Rewards can also include ad-hoc internal initiatives that could be based around seasonal trends or specific sales campaigns, such as employee of the month or quarterly sales leader.
Rewards of this type typically take the form of a voucher for a popular retailer or restaurant, or even an extra paid day off.
There are many ways in which organisations can motivate their employees, with incentives being just one of many options, but by far the best (and the least expensive) is to simply pat someone on the back and say “thanks and well done” for their efforts. Simply because making your staff feel valued reaps its own rewards in the long-run.
Leaders will go out of their way for their team and will empower their team to become leaders themselves. They talk in terms of “we.”. A manager or boss will tell their team what to do, which only serves to create subservient followers. In the main they talk in terms of “I.”
|Leader||Vs||Manager / Boss|
|Empowers staff||Takes advantage of staff|
|Fixes the problem not the blame||Points the finger of blame|
|Motivates and encourages||Gives orders|
|Says “We”||Says ”I”|
|Makes themselves available for their team to rely on||Intimidates as a form of control|
|Shows how something is done properly||Expects you to know how it is done|
|Gives credit||Takes credit|
|Involves team members in planning||Keeps plans secret on a need to know basis|
Health and safety should be taken seriously by your organisation, especially for those workers in roles where manual handling is common. This can be achieved by clear and consistent messages and ongoing training.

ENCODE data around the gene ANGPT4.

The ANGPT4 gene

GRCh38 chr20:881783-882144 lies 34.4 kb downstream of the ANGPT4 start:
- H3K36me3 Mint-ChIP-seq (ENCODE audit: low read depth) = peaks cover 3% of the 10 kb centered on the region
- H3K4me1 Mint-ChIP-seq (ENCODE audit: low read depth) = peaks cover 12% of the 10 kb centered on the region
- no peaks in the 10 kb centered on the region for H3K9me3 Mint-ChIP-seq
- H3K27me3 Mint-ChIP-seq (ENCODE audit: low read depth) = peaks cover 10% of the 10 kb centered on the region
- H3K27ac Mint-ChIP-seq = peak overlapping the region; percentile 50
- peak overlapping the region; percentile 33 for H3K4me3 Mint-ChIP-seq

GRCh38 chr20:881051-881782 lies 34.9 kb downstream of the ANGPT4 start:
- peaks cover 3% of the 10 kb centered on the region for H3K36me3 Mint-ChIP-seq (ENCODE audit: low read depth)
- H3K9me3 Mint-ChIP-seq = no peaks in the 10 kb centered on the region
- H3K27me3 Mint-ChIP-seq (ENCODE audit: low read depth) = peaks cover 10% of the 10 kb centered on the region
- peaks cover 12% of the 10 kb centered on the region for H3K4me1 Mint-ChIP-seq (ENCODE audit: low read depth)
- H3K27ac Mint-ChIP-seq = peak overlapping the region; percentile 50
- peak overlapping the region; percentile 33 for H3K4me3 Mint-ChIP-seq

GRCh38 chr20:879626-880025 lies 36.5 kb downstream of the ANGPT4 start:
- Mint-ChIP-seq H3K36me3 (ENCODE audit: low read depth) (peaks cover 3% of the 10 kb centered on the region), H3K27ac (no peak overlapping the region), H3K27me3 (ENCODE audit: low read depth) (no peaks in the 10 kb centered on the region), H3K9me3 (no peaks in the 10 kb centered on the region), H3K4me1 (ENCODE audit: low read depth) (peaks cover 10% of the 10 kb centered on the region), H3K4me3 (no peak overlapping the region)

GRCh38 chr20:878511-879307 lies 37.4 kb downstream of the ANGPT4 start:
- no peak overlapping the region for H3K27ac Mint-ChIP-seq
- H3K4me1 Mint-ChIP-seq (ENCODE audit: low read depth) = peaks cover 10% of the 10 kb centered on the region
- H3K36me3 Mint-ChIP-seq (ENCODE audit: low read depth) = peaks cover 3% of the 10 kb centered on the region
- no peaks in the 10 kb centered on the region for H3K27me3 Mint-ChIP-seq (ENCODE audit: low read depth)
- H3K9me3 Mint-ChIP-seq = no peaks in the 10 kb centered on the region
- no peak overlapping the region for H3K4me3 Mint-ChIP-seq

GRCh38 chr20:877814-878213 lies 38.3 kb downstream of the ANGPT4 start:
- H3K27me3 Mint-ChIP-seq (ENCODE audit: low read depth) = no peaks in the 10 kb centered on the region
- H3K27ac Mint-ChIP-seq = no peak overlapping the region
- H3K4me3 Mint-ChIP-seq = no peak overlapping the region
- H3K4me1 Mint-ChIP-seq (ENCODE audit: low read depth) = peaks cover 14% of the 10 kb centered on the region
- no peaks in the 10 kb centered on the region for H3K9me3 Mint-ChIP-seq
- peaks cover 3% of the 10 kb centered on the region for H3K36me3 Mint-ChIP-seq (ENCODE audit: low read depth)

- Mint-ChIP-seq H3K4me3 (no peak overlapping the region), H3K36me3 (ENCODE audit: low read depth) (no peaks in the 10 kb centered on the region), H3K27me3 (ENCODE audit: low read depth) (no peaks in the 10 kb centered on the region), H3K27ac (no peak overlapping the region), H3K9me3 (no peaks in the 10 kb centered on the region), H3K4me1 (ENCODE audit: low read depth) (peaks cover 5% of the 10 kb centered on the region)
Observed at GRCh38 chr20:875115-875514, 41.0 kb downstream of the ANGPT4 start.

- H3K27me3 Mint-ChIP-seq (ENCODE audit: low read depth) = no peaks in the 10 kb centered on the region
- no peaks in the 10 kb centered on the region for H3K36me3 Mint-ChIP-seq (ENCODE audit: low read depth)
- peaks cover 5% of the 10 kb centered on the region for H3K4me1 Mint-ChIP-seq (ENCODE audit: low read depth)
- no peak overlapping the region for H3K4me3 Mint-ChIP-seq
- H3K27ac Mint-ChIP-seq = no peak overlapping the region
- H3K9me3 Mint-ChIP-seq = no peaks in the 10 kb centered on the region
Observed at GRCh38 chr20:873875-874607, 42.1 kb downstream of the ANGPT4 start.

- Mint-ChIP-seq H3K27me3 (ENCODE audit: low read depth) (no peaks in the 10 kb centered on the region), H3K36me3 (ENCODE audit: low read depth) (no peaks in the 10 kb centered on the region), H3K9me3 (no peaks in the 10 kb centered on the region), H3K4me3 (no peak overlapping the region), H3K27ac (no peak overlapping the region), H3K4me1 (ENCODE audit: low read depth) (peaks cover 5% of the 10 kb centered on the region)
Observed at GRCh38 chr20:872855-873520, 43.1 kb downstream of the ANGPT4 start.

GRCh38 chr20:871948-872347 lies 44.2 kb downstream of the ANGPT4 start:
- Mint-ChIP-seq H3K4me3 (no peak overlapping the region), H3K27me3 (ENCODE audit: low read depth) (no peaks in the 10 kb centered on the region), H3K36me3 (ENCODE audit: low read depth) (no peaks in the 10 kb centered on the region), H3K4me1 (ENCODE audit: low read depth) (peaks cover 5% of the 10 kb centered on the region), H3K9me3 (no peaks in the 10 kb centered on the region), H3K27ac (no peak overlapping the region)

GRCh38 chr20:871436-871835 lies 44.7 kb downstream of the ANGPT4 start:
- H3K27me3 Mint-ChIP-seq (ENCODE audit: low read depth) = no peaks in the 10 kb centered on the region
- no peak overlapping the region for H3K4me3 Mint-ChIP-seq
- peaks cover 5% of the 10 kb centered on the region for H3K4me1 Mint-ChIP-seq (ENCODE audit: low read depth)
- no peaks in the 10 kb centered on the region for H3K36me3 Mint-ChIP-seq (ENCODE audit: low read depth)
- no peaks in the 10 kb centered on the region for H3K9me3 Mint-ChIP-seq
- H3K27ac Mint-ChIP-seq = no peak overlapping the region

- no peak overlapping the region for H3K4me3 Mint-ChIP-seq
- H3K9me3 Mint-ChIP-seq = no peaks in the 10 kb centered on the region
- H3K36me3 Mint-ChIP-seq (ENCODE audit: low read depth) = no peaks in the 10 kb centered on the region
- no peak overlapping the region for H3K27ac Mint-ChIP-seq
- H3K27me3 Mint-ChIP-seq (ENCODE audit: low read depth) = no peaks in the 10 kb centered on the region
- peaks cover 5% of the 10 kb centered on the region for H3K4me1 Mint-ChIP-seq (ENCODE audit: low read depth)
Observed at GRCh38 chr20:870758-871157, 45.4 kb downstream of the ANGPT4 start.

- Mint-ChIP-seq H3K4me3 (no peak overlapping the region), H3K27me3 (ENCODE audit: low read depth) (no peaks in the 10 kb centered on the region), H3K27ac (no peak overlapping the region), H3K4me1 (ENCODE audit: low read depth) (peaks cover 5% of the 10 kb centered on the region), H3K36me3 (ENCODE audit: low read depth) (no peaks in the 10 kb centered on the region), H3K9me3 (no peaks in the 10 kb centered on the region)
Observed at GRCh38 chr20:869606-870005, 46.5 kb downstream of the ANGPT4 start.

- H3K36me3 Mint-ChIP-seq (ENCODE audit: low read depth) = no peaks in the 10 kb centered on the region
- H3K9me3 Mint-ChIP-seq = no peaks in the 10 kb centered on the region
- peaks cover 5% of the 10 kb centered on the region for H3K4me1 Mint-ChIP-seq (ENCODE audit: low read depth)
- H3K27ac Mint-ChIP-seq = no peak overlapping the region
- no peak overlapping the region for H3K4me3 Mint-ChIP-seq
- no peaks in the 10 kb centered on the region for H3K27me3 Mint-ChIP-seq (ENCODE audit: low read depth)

Employers’ liability insurance
If you have staff, you are responsible for their welfare whilst they are in your employ. What is not always clear to business owners is that you can also be responsible for the welfare of your previous employees. An example could be if an ex-member of staff falls ill because of work they did for you, which results in them making a claim against you, even though they have moved on.
Employers’ liability insurance is one of only two UK insurances that is mandatory by law. If you employ staff, you must carry an EL policy with a minimum of £5 million of cover, as per the Employers’ Liability (Compulsory Insurance) Act 1969. Employers’ liability insurance will cover the cost of defending or settling a claim from an employee who has suffered injury or disease because of the work they have done for you. Cover can include legal costs in defending a claim, medical costs, loss of income, and other related damages.
For each day you do not hold employers’ liability insurance you can be fined up to £2,500. If you do not have an EL insurance certificate that is accessible to view, or if you refuse to make your certificate available to Health and Safety Executive (HSE) inspectors when they ask for it you can be fined up to £1,000.
Occupational personal accident insurance
Personal accident insurance can provide cover for loss of earnings while a member of your team is unable to work due to a work-related accident or illness caused by their work.
Typically this policy is ideal for self-employed workers in manual roles, but can be added to your business insurance portfolio.
Contact us on 0333 321 1403 to find out how your business could benefit from added occupational personal accident insurance to its portfolio of protection.
GET A QUOTE for your small business insurance today.
Disclaimer: This article does not constitute advice and is provided for information purposes only. The information should not be relied upon in making, or refraining from making, any decision. You should always seek expert/professional advice, before using any information published by us or if you have any queries or concerns.